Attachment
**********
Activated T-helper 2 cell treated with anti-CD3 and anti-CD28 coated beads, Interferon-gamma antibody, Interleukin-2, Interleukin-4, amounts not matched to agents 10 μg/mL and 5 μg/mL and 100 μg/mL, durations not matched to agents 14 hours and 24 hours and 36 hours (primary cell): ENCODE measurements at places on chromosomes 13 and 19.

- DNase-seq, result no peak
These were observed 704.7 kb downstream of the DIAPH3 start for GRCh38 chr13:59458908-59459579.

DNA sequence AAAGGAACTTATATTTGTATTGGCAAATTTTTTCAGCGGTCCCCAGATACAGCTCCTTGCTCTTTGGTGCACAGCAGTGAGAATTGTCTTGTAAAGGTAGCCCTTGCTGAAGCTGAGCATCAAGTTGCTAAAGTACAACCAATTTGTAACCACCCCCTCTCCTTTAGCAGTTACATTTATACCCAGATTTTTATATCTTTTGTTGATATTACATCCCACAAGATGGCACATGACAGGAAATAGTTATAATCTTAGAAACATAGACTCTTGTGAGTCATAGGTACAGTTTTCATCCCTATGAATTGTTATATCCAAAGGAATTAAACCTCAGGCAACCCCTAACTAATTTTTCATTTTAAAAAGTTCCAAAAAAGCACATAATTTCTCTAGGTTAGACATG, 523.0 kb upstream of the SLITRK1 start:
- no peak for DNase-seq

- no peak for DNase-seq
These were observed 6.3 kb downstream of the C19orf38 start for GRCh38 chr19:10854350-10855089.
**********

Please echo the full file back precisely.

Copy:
Activated T-helper 2 cell treated with anti-CD3 and anti-CD28 coated beads, Interferon-gamma antibody, Interleukin-2, Interleukin-4, amounts not matched to agents 10 μg/mL and 5 μg/mL and 100 μg/mL, durations not matched to agents 14 hours and 24 hours and 36 hours (primary cell): ENCODE measurements at places on chromosomes 13 and 19.

- DNase-seq, result no peak
These were observed 704.7 kb downstream of the DIAPH3 start for GRCh38 chr13:59458908-59459579.

DNA sequence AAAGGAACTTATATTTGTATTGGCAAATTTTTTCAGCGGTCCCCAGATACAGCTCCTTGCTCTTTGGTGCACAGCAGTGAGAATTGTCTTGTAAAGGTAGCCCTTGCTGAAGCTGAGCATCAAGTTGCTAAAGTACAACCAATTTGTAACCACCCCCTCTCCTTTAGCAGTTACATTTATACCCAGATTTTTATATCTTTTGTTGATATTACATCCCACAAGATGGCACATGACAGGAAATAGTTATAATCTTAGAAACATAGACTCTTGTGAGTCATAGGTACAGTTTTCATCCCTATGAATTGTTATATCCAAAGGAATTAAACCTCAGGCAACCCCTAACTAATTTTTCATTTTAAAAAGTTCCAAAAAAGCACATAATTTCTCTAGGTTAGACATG, 523.0 kb upstream of the SLITRK1 start:
- no peak for DNase-seq

- no peak for DNase-seq
These were observed 6.3 kb downstream of the C19orf38 start for GRCh38 chr19:10854350-10855089.